The White Student Union- The creation of a white student union on campus sparks controversy over what they are really about

April 20, 2016

How exactly would you define white heritage?


This is the question Ronald Pheils, the man who is organizing a student group that aims to “celebrate white culture and heritage” at the University of Toledo, is attempting to answer.


“There is no ‘white heritage.’ There is no one thing we can point to,” Pheils said.


Despite that lack of concrete common heritage, the group is seeking to unite around cultural celebration and defense against accusations of racism.


“We don’t believe any race is superior to any other … we aren’t all white radicals,” Pheils said.


For now, the group has operated under the name “White Student Union,” a name that harkens back to decades of controversy and racial tension across the U.S.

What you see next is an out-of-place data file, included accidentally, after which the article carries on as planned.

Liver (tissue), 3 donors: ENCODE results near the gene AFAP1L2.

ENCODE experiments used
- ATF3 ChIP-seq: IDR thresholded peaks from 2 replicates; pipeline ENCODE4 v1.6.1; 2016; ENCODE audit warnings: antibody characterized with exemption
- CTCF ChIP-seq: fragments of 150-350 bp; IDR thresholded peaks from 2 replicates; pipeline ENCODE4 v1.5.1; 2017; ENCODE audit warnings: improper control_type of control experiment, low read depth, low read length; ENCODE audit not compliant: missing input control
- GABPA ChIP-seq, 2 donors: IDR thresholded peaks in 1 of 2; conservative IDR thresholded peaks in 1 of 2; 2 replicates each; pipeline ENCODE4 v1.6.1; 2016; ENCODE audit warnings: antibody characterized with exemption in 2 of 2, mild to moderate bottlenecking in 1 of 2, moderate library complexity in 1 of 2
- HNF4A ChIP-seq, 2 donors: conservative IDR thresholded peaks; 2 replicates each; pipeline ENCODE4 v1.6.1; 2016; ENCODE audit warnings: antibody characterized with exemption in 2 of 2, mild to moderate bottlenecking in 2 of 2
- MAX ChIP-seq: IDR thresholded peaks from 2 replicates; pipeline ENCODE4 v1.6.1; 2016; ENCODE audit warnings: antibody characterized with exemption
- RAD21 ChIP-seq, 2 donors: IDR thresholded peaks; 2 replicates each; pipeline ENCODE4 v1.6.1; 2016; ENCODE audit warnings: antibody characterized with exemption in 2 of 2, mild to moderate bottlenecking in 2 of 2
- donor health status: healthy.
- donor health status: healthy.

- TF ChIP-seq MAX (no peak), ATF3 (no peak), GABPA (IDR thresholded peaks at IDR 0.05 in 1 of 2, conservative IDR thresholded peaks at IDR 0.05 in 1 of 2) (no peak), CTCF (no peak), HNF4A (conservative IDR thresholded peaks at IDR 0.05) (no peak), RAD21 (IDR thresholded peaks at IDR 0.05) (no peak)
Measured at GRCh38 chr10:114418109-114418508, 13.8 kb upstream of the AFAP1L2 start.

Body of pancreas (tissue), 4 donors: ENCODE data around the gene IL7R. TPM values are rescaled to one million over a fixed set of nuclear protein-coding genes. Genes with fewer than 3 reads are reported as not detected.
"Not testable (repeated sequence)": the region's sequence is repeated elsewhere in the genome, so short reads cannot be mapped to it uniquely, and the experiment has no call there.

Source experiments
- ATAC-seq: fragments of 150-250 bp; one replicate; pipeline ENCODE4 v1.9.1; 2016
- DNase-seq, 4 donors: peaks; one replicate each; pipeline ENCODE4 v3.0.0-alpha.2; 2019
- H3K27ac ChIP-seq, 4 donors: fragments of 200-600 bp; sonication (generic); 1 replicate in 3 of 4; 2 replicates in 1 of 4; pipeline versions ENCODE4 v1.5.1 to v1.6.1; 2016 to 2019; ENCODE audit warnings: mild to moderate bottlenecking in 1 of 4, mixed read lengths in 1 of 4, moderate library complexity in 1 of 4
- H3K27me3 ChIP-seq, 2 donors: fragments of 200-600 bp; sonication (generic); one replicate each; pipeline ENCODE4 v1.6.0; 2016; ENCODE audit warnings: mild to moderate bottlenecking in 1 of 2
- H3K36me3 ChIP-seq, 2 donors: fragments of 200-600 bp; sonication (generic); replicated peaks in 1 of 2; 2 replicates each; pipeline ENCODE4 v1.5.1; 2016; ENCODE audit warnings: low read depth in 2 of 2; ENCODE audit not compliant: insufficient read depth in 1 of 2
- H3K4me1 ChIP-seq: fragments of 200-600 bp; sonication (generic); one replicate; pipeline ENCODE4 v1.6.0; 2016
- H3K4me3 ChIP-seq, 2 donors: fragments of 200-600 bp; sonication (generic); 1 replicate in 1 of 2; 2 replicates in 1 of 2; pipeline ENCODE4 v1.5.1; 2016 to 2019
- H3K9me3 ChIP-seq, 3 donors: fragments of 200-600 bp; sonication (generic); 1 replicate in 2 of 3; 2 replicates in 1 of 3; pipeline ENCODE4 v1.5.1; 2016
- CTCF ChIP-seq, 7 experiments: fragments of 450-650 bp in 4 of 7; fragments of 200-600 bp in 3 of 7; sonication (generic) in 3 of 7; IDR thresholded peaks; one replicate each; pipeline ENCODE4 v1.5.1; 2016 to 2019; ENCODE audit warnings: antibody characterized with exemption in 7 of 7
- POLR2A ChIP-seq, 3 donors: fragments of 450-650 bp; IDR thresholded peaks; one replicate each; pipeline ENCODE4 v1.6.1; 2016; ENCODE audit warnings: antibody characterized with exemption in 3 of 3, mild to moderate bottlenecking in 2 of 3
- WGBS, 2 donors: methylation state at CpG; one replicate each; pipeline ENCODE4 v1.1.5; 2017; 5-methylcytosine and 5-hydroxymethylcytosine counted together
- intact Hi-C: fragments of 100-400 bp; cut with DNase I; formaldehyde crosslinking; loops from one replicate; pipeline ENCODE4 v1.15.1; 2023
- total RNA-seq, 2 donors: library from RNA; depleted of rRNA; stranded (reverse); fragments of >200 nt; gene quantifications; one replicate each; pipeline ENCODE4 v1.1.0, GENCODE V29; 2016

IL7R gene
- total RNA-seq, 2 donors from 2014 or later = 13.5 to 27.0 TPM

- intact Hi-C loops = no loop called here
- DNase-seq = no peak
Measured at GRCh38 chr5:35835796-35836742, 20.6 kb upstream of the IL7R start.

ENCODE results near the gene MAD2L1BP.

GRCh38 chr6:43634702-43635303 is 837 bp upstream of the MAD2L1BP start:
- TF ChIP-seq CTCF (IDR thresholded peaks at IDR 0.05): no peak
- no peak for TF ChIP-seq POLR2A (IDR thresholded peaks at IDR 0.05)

WSU groups are not new. They have formed on campuses like OSU, Penn State and Michigan State.


In December, a UT White Student Union page appeared on Facebook, sparking controversy. They have since deleted that page, but the group is still organizing and working to form a recognized UT student organization.


According to Pheils, the group wants to form based on the premise that there is not a space for white students to celebrate their culture and heritage. As a matter of free speech, Pheils believes it is important to organize. Pheils also said that since there is space for other minorities to meet and celebrate their culture and identity, there should also be space for white people to do the same.


He shares this opinion with dozens on college campuses across the U.S., as official and unofficial White Student Union groups begin to appear on a dozen other campus across the U.S. Pheils is the unofficial president of the group at UT and was one of the administrators on the UT WSU Facebook page.